The last time Ford won a Sprint Cup championship was 2004, with Kurt Busch behind the wheel for Roush Racing.
The last time Toyota won a Sprint Cup championship was … well, it has never won a Cup crown since entering the Cup series in 2007.
Heading into Saturday night’s race at Kansas Speedway, Chevrolet and Ford have both won four races in 2014, while Denny Hamlin’s win Sunday at Talladega was only the second thus far for Toyota.
And yet a report Friday suggested that officials at Richard Petty Motorsports – including team majority owner and NASCAR Hall of Famer Richard Petty – are considering moving to Toyota power for 2015.
According to a story on Motorsport.com, The King reportedly met with Toyota representatives two weeks ago at Richmond to discuss a possible alliance.
Petty’s current contract with both Ford and Roush Yates Engines expires at the end of this season, according to the Motorsport.com story.
Just as RPM has begun to show increased performance over the last couple of seasons, would King Richard really leave Ford for Toyota?
Better yet, why?
If Joe Gibbs Racing and Michael Waltrip Racing — the only two teams that receive Toyota factory support from its Toyota Racing Development subsidiary — have yet to win a title, where is the upside gain for RPM if it were to join the Toyota camp?
If Petty were to take his organization anywhere other than Ford, Chevrolet would seem a much more logical and realistic affiliation, particularly if RPM chooses to align itself with either Hendrick Motorsports or Richard Childress Racing/ECR Motors.
After all, Chevy has won eight of the last nine Cup championships.
Petty shifted from Dodge to Ford power near the end of the 2009 season and has proudly worn the blue circle ever since.
Last week, Red Bull Racing revealed its new car, the RB19, and a new relationship with Ford Motor Co. in an event in New York City complete with drivers Max Verstappen, Sergio Perez and team principal Christian Horner.
It’s the first Formula 1 team to launch in the United States for 2023, but even that small move of the needle reflects a major shift in the attitude of both F1’s management and their teams – and the extent to which the American audience has fully embraced the sport.
“It’s something fantastic and unique, for the sport to be able to break it into the U.S,” Perez told NBC Sports. “The market is huge and it’s a huge opportunity for everyone involved, for the drivers, for the team. It’s always a huge market.”
In 2023, Formula 1 will race three times in the United States and five times in North America. The Circuit of the Americas will host their 11th consecutive race in October before heading south to Mexico City. Miami returns for a second time in May on a temporary street course around the Hard Rock cafe and the third addition is in downtown Las Vegas in November.
With the Canadian Grand Prix on the schedule for June and the Brazilian Grand Prix in November, American fans are now in the ballpark of Europeans, who have eight events on the continent and one in England.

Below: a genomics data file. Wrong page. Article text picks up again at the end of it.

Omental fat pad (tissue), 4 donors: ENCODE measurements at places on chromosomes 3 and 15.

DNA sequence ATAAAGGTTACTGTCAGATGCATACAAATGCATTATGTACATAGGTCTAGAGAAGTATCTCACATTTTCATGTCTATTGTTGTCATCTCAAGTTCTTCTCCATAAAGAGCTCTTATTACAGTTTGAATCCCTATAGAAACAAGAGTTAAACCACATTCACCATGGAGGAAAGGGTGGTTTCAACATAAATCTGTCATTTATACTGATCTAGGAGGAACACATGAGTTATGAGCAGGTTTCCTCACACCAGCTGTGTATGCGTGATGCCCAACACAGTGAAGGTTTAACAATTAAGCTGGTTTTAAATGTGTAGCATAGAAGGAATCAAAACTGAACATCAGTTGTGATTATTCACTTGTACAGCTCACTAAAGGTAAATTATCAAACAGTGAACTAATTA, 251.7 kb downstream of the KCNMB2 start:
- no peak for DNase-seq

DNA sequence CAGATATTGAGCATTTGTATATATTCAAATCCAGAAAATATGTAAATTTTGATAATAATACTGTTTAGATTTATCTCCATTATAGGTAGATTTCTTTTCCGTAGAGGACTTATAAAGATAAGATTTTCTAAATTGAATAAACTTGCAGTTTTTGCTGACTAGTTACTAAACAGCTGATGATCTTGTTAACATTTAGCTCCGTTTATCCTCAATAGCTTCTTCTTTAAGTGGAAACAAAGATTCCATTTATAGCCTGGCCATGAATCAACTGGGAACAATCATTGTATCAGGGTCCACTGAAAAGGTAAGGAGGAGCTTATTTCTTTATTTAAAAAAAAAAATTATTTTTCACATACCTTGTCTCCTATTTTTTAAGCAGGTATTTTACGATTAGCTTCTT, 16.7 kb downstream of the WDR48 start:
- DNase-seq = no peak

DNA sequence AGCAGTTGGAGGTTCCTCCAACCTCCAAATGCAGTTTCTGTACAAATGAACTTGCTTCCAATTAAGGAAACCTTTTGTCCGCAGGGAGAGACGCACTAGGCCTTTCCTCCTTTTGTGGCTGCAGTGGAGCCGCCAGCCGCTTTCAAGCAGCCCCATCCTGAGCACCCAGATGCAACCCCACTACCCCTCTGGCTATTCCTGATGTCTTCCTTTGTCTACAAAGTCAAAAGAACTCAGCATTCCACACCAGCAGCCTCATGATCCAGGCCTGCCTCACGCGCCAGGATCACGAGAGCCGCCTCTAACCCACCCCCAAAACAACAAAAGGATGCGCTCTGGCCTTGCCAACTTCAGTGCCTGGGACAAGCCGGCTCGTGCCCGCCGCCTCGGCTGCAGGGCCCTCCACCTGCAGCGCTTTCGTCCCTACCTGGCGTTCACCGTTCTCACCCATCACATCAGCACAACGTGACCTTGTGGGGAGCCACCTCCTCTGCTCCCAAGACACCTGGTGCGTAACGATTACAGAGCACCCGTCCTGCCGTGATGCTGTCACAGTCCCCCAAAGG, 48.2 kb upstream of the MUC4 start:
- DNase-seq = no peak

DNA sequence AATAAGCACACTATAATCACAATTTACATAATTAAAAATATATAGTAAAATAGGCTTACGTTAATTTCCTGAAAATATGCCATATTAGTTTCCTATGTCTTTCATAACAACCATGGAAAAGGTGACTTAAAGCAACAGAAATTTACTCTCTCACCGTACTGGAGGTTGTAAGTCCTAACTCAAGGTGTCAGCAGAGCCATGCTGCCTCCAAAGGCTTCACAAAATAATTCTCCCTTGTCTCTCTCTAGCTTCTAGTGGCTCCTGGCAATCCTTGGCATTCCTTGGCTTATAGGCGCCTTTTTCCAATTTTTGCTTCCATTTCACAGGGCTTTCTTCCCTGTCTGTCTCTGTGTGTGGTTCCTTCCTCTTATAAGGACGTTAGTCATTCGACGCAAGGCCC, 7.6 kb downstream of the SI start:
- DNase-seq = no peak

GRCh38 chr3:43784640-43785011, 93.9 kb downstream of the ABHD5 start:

In 2022, Verstappen won every race in North America. He was kept from sweeping the hemisphere only by George Russell, who won in Brazil. That fact is less remarkable when one considers that Verstappen won 15 times in the season – nearly two-thirds of the races on the schedule.
“Sometimes it can be hard to replicate the season, but I think it’s the same as with the car, right? You always try to improve it,” Verstappen told NBC Sports. “And I always look at the little details that even when you have had a good race, you could have done better. And then of course you also learn from the bad races. So we always try to look for these little improvements and general experience you gain year after year.
“You try to do better, but of course it also depends a lot on the package you have.”
Now Verstappen’s thoughts inevitably will turn to establishing a dynasty, and America will again play a pivotal role.
“I just enjoy what I’m doing,” Verstappen said. “After the years in Formula One, when you have to be on top of your game and you gain a lot on your experience – in that sense nothing really can get to you anymore. Every year you just try to do the best you can. But a lot depends on the material around you. It’s always a bit of a guess. Start the season as fit as you can be and be well prepared. But if you don’t have the car, you’re not going to win the championship.”
Perez added two wins to Red Bull’s total, at Monaco and the Marina Bay Street course. With two of the US 2023 races on street courses, Perez hopes to close the gap on Verstappen and potentially be his chief rival for the championship.
“The strategy is clear; it is to maximize the potential of the car – and we believe we have a good car, but how good?,” Perez said “We don’t know what the competition is doing. We just give our best in building this car and we hope that it’s good enough to get us to win races.
“I think we have to work together as a team. At the same time. We both want to win the championship. It’s just having good compromise. The competition will be really strong out there, so we really need everything we possibly can get from each other.”
Formula One returns to the United States for Round 6 and the Miami Grand Prix on May 7.